Profile of National Association for Community College Entrepreneurship


Long Beach City College is no more a traditional community college than the RMS Queen Mary docked a few miles from campus is a typical ship.

The school has moved on from workforce training and development to become a vital economic engine in Greater Los Angeles and an entrepreneurial institution in its own right.

The school hosts Goldman Sachs 10,000 Small Businesses program and a U.S Small Business Administration Small Business Development Center and has started a fund to offer grants and loans to startups.

Long Beach CC is held up as an example by the National Association for Community College Entrepreneurship, an organization formed to help two-year schools embrace entrepreneurship and spread it into the communities they serve.

“Our vision is to create economic vitality through entrepreneurship,” said NACCE President and CEO Heather Van Sickle. “And the mission is to do this by getting at the culture and getting the entrepreneurial mindset embedded in the culture of the community college so they can be vehicles for economic vitality.”    

To achieve that, colleges sometimes have to change leadership as well as curricula, Van Sickle said.

“When we started, a lot of colleges, and even individuals in the community, viewed entrepreneurship as a cute little program and probably something we should offer to students. But it didn’t seem critical or necessary,” she said.

The Great Recession made it clear that community colleges need to do more than train students for jobs that didn’t exist — they had to teach students to become entrepreneurs and work closely with business to ensure student supply matches employer demand.

NACCE helps colleges make the transition through a variety of programs and services, including curriculum, conferences, professional development, grants, a list-serv, webinars and other resources.           

Founded in 2002 in Springfield, Mass., NACCE has about 300 members, less than a third of the eligible institutions in the country, a figure Van Sickle is unhappy with. She attributed that to a number of things, including the $750 annual dues, poor salesmanship by the group, a low profile, a college accreditation and funding system based on enrollment and graduation more than competency and job creation, and administrators’ reluctance to embrace entrepreneurship.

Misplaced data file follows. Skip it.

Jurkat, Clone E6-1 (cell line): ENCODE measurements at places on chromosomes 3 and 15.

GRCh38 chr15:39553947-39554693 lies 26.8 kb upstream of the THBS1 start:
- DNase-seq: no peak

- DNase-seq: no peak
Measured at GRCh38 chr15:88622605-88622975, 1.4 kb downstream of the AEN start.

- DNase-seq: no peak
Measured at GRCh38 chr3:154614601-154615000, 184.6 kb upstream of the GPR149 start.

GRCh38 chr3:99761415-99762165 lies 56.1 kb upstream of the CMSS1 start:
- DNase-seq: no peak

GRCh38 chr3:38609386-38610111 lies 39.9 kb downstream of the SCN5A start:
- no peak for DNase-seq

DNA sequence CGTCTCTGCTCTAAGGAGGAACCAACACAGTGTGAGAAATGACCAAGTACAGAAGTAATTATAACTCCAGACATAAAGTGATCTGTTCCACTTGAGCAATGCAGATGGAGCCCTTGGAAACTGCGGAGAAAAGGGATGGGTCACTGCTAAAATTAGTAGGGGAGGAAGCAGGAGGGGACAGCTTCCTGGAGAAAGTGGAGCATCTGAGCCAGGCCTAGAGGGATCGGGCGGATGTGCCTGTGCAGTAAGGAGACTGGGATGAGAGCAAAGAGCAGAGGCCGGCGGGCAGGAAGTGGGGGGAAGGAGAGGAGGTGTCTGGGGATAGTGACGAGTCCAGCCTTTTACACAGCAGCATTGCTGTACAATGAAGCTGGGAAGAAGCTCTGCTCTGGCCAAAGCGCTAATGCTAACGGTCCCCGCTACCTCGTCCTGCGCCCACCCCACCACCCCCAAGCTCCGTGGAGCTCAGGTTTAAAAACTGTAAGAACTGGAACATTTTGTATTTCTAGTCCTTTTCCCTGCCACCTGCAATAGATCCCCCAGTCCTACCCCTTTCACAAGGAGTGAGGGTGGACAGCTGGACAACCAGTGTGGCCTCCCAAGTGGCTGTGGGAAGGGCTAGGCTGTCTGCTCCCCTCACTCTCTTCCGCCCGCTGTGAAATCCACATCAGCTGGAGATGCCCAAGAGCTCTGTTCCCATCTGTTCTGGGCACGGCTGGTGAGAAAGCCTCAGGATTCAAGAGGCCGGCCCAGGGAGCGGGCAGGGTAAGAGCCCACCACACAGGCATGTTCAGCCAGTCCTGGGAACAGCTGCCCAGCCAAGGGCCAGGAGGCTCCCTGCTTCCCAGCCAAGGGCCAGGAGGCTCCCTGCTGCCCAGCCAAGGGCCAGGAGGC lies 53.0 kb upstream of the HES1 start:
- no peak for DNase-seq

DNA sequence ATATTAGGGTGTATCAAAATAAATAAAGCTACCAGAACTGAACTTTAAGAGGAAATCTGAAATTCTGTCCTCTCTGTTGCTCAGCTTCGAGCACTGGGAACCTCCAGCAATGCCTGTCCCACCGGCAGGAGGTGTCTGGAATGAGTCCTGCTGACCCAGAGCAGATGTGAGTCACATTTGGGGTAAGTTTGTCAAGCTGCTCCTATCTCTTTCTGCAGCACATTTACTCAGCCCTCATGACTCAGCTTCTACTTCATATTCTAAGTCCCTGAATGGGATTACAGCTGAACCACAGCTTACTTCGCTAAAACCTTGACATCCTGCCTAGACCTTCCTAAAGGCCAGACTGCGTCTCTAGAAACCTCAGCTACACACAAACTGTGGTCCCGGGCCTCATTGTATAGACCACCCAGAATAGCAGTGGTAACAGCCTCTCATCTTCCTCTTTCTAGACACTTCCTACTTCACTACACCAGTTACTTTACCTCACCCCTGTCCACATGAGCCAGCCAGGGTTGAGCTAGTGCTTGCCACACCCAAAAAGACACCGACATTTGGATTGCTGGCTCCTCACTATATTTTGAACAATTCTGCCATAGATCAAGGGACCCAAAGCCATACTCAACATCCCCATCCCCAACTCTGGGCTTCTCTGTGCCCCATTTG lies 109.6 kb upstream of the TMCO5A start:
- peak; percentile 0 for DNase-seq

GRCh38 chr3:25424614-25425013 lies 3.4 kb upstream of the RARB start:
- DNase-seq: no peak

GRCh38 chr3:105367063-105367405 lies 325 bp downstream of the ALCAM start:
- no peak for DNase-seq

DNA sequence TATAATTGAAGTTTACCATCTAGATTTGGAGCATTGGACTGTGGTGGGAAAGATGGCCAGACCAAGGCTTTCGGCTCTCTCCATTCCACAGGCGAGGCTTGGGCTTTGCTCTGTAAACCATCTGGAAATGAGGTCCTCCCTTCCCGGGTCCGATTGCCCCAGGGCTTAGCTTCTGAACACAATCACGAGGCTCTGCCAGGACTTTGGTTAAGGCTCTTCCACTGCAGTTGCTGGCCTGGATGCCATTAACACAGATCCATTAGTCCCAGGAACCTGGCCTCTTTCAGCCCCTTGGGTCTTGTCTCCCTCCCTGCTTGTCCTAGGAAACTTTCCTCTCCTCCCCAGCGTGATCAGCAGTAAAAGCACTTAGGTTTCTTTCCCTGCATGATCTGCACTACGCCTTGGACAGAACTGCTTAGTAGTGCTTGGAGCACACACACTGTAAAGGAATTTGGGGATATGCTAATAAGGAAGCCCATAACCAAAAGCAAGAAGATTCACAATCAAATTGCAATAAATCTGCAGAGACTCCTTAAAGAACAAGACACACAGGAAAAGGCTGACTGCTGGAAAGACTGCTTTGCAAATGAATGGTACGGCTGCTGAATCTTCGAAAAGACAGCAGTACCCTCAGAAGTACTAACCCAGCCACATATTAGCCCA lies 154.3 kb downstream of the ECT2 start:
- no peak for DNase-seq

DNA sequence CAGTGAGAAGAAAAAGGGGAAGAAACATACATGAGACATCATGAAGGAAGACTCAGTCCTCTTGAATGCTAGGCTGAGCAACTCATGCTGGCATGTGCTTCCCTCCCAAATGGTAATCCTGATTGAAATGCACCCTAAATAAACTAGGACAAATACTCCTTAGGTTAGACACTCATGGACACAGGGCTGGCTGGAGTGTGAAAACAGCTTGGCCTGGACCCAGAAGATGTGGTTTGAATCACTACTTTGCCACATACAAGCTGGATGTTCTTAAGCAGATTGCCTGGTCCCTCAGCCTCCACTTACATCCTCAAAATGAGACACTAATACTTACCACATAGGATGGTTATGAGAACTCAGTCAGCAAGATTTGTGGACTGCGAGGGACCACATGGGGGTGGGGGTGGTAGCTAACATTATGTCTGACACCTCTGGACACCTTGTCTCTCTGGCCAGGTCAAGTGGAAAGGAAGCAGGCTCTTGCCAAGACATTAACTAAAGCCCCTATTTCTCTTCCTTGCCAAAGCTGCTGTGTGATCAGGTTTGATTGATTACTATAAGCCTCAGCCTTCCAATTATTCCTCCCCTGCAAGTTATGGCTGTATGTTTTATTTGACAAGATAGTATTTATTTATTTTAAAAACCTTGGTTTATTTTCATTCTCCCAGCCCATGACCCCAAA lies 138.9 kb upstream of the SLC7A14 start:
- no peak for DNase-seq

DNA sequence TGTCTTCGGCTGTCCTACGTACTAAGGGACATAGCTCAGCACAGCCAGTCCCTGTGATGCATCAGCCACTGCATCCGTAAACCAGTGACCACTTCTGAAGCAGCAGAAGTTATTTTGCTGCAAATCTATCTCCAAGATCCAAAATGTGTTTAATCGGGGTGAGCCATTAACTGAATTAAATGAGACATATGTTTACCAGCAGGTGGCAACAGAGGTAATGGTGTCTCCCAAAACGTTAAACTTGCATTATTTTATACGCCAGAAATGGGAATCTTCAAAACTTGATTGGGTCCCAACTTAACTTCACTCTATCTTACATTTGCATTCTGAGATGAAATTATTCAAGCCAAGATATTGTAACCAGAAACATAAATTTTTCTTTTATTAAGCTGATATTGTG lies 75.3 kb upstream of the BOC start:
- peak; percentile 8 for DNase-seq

“Some of the leaders at the colleges are ahead of the curve and they love that challenge. Other institutions are led by academics and they may want to do something, but they haven’t been trained that way,” Van Sickle said, adding, “It’s either they’re going to go with the creative destruction or they’re going to be part of it.”

Below are two community colleges that have made entrepreneurship central to their mission:

Long Beach City College

For Long Beach City College, south of Los Angeles, the economic development light came on 10 years ago.

“We were training people and trying to place them in jobs, but we didn’t have access to the right kind of high-paying jobs we wanted to link our workforce training to. We knew we should get into the business of supporting businesses regionally and locally so we could ensure they were competitive and they could create jobs for our students and the people we were training for the workforce,” said Lou Anne Bynum, executive vice president, college advancement and economic development.

The college began with small training and business development contracts with local government and in 2005 was named a federal Small Business Development Center, serving three counties with 10 neighborhood centers. Goldman Sachs then chose Long Beach as the second host for 10,000 Small Businesses, a program that offers entrepreneurs education, capital and advice and technical assistance.